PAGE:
Why are there no wooden flutes?

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Bob_Forever
Posts: 8
Joined: Sat Oct 15, 2016 8:26 pm

Why are there no wooden flutes?

Post by Bob_Forever » Sat Oct 15, 2016 8:37 pm

Hi this is my first time on here. I came to ask a odd question. Where are the wooden flutes? Why are all Boehm flutes made of metal?

I was hit with this question recently and I did some googling. Apparently there are wooden Boehm flutes(Part of me really wants a wooden flute now :shock: ). So why have a never seen one before now? Why is metal good for flutes but other wood winds use black wood?

My best guesses for why are, wood flutes are too heavy(little baby flautist :x ), the woods are hard to come by(but only for flutes, oboe wood grows on trees?), harder to make?

I would love to hear what you know about flutes and their materials.

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pied_piper
Posts: 1819
Joined: Sat Mar 31, 2007 1:31 pm
Location: Virginia

Re: Why are there no wooden flutes?

Post by pied_piper » Sun Oct 16, 2016 3:34 pm

Bob_Forever wrote:Hi this is my first time on here. I came to ask a odd question. Where are the wooden flutes? Why are all Boehm flutes made of metal?
Apparently, you were not looking in the right places, because Boehm flutes are made from metal, wood, and even plastic.
Bob_Forever wrote:I was hit with this question recently and I did some googling. Apparently there are wooden Boehm flutes(Part of me really wants a wooden flute now :shock: ). So why have a never seen one before now? Why is metal good for flutes but other wood winds use black wood?
Wood flutes are not as common as metal ones, but there are plenty of wood flutes available if you know where to look and have deep pockets. Mostly, the materials a flute or any other instrument is made from are chosen because of tradition. The original Boehm flutes were made of wood but later makers (Boehm included) began to switch to metal, silver especially. Clarinets have been made from metal but they never became very popular.
Bob_Forever wrote:My best guesses for why are, wood flutes are too heavy(little baby flautist :x ), the woods are hard to come by(but only for flutes, oboe wood grows on trees?), harder to make?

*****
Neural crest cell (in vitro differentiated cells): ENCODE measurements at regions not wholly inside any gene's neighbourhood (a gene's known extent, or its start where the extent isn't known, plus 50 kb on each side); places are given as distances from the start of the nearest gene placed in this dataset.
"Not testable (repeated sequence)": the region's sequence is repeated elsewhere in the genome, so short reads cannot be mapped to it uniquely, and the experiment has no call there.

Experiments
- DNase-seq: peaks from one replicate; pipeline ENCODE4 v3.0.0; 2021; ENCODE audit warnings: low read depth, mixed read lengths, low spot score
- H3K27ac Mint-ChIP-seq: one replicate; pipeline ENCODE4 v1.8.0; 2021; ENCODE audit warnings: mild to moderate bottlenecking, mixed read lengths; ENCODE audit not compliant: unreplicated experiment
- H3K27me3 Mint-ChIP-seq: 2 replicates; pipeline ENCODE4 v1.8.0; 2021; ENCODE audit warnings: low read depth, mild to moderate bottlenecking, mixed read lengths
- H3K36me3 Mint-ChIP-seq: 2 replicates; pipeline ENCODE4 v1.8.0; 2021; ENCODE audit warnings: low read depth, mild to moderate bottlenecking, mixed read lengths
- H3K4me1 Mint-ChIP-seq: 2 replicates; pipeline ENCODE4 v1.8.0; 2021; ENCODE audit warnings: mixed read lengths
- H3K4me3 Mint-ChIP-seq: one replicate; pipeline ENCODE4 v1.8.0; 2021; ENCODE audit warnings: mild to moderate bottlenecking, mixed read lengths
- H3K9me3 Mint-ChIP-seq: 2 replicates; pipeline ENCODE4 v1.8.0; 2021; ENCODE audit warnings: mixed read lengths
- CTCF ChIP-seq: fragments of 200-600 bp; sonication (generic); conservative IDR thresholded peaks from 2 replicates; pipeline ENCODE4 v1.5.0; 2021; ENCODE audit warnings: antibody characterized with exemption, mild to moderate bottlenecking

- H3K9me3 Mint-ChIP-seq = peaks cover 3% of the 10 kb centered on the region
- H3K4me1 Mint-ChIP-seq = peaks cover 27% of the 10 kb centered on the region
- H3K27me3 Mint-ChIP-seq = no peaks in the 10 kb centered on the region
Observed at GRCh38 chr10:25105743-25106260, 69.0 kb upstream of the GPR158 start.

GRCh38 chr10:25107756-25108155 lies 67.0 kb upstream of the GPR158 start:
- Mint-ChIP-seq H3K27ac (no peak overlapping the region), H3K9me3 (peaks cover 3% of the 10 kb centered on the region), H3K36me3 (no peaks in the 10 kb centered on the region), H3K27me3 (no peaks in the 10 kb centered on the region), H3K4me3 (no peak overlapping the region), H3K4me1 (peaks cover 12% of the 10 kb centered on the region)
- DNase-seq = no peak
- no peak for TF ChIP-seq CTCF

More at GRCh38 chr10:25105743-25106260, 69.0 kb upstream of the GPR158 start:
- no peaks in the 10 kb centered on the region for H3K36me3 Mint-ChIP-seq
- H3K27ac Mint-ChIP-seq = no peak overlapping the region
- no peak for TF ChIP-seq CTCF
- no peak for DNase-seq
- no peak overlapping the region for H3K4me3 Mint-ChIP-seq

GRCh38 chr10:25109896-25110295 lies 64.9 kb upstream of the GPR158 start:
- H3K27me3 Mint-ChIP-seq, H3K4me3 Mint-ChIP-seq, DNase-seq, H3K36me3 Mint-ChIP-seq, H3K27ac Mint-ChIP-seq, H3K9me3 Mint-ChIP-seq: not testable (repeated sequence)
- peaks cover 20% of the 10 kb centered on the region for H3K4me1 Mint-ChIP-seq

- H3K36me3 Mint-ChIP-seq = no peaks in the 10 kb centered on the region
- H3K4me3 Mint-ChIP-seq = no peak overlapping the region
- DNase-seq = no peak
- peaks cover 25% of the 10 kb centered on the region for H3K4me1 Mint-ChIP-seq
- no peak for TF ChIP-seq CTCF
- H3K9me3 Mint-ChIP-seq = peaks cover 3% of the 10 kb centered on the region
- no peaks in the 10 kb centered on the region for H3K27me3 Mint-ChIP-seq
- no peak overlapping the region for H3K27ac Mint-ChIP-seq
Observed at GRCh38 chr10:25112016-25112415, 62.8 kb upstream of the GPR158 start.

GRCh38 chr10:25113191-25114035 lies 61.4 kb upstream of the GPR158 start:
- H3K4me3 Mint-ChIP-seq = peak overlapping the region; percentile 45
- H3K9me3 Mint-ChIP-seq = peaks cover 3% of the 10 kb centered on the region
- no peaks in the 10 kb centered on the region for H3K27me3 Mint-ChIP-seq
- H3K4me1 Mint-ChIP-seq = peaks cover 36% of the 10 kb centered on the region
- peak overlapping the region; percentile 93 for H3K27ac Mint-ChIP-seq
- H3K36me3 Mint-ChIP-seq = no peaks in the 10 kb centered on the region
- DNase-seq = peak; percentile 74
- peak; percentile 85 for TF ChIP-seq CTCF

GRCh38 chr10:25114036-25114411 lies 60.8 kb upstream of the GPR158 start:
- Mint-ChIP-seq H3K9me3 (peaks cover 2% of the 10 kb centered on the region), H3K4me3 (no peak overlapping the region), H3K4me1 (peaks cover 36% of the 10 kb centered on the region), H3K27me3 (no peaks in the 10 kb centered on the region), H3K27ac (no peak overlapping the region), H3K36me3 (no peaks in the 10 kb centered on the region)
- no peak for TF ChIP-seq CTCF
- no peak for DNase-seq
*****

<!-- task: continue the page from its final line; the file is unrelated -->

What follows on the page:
I would love to hear what you know about flutes and their materials.
Wood flutes can be a bit heavier than metal ones, but not so much that it is "too heavy". The woods used to make flutes are often Grenadilla, but other hardwoods such as Rosewood and Cocus are also used. These woods are not common because they only come from a few sources. To date, there has been a sufficient supply of Grenadilla and other hardwoods, but the cost has been going up. Both silver and wood each have their own unique properties and challenges for making flutes. Silver tends to be more consistent while wood, being a natural material, tends to vary in density, grain, etc. If a flute maker makes a serious mistake with a silver flute body, worst case, the silver can be melted down and reused to make another flute - the material is not totally lost. In that case, all that is truly lost is time. With wood though, a mistake or a flaw in the wood can mean discarding the piece and starting over again with a different piece of wood. Another big difference between silver and wood flutes is that wood flutes require a great deal more care. They should never be played outdoors in cold weather because the players warm breath can cause the interior bore of the flute to expand faster than the exterior. This can result in a serious crack in the flute body or headjoint. Metal flutes generally do not have to worry about cracks.

Some say that wood flutes have a "warmer" sound while metal flutes tend to be more "bright". However, scientific studies have shown that given two flutes with identical dimensions, bore, etc., there should not be a perceivable difference in sound regardless of the material from which the flute is made. However, that can be difficult to prove absolutely, because quite literally, there are no identical flutes. Precision machine made or handmade, flutists will always notice some subtle differences between two supposedly identical flutes or headjoints. Material has been the topic of heated debates among flutists and scientists... :?
"Never give a flute player a screwdriver."
--anonymous--

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